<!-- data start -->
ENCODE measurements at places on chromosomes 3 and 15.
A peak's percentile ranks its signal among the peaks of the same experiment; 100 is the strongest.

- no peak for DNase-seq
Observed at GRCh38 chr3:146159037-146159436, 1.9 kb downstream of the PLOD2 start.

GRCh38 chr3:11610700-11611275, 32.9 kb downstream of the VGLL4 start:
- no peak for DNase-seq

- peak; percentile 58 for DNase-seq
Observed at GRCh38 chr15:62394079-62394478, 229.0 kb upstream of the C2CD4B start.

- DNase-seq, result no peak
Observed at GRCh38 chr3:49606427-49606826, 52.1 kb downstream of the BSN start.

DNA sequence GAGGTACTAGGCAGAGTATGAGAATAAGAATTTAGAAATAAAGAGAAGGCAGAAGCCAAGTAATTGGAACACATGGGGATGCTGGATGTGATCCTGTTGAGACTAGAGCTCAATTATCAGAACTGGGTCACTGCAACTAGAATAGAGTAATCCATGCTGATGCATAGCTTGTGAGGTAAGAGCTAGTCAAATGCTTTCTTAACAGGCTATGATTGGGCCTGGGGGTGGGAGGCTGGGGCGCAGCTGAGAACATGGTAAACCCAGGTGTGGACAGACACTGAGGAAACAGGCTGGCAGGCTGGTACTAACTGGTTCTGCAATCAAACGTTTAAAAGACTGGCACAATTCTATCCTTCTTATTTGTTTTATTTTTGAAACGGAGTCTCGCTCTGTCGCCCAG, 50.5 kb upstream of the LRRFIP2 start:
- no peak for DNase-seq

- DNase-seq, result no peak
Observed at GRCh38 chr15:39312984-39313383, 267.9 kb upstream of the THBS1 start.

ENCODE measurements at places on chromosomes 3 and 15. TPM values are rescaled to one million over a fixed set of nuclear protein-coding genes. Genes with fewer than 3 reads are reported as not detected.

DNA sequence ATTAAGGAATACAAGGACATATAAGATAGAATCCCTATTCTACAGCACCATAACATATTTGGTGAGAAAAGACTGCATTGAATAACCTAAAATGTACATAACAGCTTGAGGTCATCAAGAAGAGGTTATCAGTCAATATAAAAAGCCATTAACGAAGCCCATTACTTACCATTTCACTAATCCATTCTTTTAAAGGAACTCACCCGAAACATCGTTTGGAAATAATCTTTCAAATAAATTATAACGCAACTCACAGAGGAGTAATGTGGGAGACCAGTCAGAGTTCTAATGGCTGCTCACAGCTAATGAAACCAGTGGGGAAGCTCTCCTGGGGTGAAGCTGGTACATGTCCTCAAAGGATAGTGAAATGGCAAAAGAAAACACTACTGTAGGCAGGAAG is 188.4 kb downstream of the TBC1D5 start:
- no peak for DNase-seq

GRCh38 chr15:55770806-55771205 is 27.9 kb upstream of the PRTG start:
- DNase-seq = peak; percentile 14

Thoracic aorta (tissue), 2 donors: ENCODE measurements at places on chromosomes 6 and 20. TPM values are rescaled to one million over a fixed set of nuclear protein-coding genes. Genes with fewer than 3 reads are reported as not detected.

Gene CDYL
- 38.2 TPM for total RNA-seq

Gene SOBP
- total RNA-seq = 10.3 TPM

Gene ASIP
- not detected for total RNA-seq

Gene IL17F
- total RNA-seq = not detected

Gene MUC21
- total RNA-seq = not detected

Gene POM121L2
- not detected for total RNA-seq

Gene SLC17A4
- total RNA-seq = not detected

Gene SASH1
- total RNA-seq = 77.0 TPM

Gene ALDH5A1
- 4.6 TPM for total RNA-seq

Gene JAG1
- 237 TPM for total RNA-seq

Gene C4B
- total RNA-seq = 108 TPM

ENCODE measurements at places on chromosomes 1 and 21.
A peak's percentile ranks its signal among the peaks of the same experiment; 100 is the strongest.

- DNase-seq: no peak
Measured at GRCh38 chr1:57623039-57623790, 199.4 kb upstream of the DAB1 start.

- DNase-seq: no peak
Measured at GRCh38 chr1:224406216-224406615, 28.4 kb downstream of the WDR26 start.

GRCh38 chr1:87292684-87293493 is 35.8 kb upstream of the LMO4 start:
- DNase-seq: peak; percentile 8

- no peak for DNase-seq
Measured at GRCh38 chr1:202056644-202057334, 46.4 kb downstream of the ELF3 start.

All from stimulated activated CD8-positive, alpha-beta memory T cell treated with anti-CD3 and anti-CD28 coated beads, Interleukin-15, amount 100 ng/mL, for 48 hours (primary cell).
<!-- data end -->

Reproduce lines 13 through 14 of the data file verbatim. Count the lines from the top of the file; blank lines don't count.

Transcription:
- DNase-seq, result no peak
Observed at GRCh38 chr15:39312984-39313383, 267.9 kb upstream of the THBS1 start.